export default function Home({ products }) {
  // Create state to store number of products to display
  const [displayProducts, setDisplayProducts] = useState(3);
  // Invoke our custom hook
    trackElement: '#products-bottom',
    containerElement: '#main'
  }, () => {
    setDisplayProducts(oldVal => oldVal + 3);
  return (
        <title>NextJS Infinite Scroll Example</title>
        <meta name="description" content="NextJS infinite scroll example by Designly." />
        <meta name="viewport" content="width=device-width, initial-scale=1" />
        <link rel="icon" href="/favicon.ico" />
      <main id="main" className={inter.className}>
        <div className="container">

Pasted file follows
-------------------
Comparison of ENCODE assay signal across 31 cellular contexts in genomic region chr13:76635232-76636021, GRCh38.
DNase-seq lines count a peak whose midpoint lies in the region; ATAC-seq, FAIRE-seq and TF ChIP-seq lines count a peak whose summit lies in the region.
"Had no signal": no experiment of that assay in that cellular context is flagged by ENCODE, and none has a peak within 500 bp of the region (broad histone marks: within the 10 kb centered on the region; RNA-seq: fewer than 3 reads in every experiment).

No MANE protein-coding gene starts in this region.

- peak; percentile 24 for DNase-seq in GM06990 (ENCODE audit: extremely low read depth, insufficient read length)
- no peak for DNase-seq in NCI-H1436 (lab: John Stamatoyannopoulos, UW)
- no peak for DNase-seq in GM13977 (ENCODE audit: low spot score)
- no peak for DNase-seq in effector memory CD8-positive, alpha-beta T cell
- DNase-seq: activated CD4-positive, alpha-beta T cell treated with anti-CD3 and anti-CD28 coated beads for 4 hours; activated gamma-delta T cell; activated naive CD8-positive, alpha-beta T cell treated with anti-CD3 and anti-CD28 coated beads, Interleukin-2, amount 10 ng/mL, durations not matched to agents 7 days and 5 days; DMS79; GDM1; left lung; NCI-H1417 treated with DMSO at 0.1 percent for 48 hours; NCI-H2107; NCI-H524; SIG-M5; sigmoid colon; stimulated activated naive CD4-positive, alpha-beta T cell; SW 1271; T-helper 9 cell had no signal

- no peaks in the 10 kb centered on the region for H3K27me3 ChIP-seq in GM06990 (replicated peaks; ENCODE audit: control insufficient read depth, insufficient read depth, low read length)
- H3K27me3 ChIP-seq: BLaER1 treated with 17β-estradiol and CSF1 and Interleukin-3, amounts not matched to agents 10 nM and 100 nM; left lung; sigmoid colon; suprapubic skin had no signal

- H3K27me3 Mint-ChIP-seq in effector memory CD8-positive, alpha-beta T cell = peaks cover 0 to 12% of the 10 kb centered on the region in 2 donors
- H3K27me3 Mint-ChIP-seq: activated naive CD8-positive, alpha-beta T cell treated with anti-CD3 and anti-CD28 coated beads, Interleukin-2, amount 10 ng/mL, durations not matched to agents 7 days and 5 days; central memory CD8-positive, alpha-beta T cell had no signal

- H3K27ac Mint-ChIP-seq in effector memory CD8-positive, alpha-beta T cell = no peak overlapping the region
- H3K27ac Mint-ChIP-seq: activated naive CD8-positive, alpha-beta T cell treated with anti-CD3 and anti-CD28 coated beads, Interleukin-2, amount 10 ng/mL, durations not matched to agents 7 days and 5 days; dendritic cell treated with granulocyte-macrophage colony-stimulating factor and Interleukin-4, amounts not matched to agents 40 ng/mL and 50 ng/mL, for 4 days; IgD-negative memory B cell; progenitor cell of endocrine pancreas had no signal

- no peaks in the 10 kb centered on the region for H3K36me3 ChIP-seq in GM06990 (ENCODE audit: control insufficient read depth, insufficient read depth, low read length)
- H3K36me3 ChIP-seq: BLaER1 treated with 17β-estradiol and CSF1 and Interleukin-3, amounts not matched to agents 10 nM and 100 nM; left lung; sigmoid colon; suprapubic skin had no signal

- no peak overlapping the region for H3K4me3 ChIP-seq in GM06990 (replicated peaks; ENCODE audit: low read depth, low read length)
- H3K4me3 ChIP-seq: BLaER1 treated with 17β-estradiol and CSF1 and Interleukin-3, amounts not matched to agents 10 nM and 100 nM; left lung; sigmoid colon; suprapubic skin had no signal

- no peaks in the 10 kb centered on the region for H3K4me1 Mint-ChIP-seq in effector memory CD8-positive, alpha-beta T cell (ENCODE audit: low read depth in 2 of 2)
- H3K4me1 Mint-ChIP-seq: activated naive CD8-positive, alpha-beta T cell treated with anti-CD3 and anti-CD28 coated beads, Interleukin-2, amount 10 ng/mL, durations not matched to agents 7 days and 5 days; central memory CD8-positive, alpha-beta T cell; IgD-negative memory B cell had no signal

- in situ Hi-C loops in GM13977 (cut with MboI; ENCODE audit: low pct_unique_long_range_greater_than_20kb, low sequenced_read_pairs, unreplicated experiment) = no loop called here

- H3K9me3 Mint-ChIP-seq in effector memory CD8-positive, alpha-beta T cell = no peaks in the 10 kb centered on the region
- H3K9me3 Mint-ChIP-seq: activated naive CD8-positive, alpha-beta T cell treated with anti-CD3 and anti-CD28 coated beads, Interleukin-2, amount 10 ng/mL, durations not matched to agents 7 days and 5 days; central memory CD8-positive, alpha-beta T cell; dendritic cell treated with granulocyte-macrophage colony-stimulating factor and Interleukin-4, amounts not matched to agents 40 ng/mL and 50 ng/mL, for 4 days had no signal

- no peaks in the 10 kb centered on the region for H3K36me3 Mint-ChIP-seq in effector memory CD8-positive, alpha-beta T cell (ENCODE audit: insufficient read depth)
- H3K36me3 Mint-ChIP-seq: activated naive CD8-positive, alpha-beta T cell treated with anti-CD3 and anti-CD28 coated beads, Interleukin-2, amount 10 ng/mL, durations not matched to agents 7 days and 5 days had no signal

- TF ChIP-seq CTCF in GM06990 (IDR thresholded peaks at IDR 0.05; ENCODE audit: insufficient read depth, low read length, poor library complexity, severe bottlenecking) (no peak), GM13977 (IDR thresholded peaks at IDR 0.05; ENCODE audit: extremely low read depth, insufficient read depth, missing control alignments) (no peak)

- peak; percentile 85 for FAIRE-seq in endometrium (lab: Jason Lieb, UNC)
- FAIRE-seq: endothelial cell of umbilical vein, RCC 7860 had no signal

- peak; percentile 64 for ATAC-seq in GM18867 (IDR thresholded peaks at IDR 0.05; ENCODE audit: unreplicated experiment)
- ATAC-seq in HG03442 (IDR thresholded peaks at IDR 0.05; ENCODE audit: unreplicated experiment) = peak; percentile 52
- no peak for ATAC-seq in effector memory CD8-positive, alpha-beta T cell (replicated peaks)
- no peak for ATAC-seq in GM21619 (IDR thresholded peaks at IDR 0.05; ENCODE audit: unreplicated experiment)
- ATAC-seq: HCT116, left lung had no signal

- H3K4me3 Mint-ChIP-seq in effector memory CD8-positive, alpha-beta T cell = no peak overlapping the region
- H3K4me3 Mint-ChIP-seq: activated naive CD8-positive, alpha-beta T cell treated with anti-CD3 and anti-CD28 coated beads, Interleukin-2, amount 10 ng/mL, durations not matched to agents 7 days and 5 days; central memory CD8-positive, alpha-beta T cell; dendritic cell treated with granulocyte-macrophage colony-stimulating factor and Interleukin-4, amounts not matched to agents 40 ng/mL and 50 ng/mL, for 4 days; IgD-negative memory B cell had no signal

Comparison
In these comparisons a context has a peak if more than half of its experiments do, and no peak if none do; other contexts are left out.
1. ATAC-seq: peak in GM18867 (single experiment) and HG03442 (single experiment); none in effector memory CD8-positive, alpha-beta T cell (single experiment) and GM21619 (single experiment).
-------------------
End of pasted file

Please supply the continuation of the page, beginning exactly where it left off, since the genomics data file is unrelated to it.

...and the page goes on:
<h1 style=>Products Catalog</h1>
            products.slice(0, displayProducts).map((product) => (
              <Product key={uuid()} product={product} />
          <div id="products-bottom"></div>
// Get our props from the remote API via ISR
export async function getStaticProps() {
  let products = [];
  try {
    const res = await axios.get('');
    products =;
  } catch (e) {
  return {
    props: {
    revalidate: 10

Here's the breakdown of this code:

  1. We create a state to hold the number of products we want to display.
  2. We invoke our custom useInfiniteScroll() hook to track the position of our invisible element at the bottom of the products list.
  3. We use getStaticProps() to statically generate our product data, but you could use getServersideProps or use the axios request client-side as well. Normally, you would want to use getStaticProps on a NextJS app because, well, that's the whole point for using NextJS!